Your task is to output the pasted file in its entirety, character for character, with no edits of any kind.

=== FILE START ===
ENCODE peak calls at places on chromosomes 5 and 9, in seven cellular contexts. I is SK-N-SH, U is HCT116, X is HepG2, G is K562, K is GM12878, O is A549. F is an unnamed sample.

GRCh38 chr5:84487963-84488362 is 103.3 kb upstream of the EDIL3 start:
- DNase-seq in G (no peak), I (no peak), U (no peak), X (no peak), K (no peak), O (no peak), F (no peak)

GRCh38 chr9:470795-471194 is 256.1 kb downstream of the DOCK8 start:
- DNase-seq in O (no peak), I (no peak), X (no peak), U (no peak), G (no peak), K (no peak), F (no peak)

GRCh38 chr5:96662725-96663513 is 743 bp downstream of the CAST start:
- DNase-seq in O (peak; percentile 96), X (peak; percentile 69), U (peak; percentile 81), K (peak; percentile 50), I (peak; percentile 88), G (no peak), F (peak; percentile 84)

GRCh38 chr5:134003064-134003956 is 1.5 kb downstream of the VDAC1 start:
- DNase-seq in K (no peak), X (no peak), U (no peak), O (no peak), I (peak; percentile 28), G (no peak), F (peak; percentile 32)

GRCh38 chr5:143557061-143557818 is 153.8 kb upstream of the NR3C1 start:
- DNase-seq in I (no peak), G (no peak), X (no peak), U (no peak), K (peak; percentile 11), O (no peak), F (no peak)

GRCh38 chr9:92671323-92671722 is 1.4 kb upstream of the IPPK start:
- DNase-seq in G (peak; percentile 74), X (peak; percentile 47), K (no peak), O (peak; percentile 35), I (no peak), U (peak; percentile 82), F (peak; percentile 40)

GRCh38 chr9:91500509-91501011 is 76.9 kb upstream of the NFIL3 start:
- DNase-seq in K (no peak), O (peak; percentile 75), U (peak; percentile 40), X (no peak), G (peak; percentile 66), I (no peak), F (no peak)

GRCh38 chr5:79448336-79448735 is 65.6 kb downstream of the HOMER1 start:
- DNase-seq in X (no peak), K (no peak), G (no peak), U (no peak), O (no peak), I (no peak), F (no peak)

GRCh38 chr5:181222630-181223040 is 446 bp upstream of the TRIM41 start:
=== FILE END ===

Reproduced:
ENCODE peak calls at places on chromosomes 5 and 9, in seven cellular contexts. I is SK-N-SH, U is HCT116, X is HepG2, G is K562, K is GM12878, O is A549. F is an unnamed sample.

GRCh38 chr5:84487963-84488362 is 103.3 kb upstream of the EDIL3 start:
- DNase-seq in G (no peak), I (no peak), U (no peak), X (no peak), K (no peak), O (no peak), F (no peak)

GRCh38 chr9:470795-471194 is 256.1 kb downstream of the DOCK8 start:
- DNase-seq in O (no peak), I (no peak), X (no peak), U (no peak), G (no peak), K (no peak), F (no peak)

GRCh38 chr5:96662725-96663513 is 743 bp downstream of the CAST start:
- DNase-seq in O (peak; percentile 96), X (peak; percentile 69), U (peak; percentile 81), K (peak; percentile 50), I (peak; percentile 88), G (no peak), F (peak; percentile 84)

GRCh38 chr5:134003064-134003956 is 1.5 kb downstream of the VDAC1 start:
- DNase-seq in K (no peak), X (no peak), U (no peak), O (no peak), I (peak; percentile 28), G (no peak), F (peak; percentile 32)

GRCh38 chr5:143557061-143557818 is 153.8 kb upstream of the NR3C1 start:
- DNase-seq in I (no peak), G (no peak), X (no peak), U (no peak), K (peak; percentile 11), O (no peak), F (no peak)

GRCh38 chr9:92671323-92671722 is 1.4 kb upstream of the IPPK start:
- DNase-seq in G (peak; percentile 74), X (peak; percentile 47), K (no peak), O (peak; percentile 35), I (no peak), U (peak; percentile 82), F (peak; percentile 40)

GRCh38 chr9:91500509-91501011 is 76.9 kb upstream of the NFIL3 start:
- DNase-seq in K (no peak), O (peak; percentile 75), U (peak; percentile 40), X (no peak), G (peak; percentile 66), I (no peak), F (no peak)

GRCh38 chr5:79448336-79448735 is 65.6 kb downstream of the HOMER1 start:
- DNase-seq in X (no peak), K (no peak), G (no peak), U (no peak), O (no peak), I (no peak), F (no peak)

GRCh38 chr5:181222630-181223040 is 446 bp upstream of the TRIM41 start: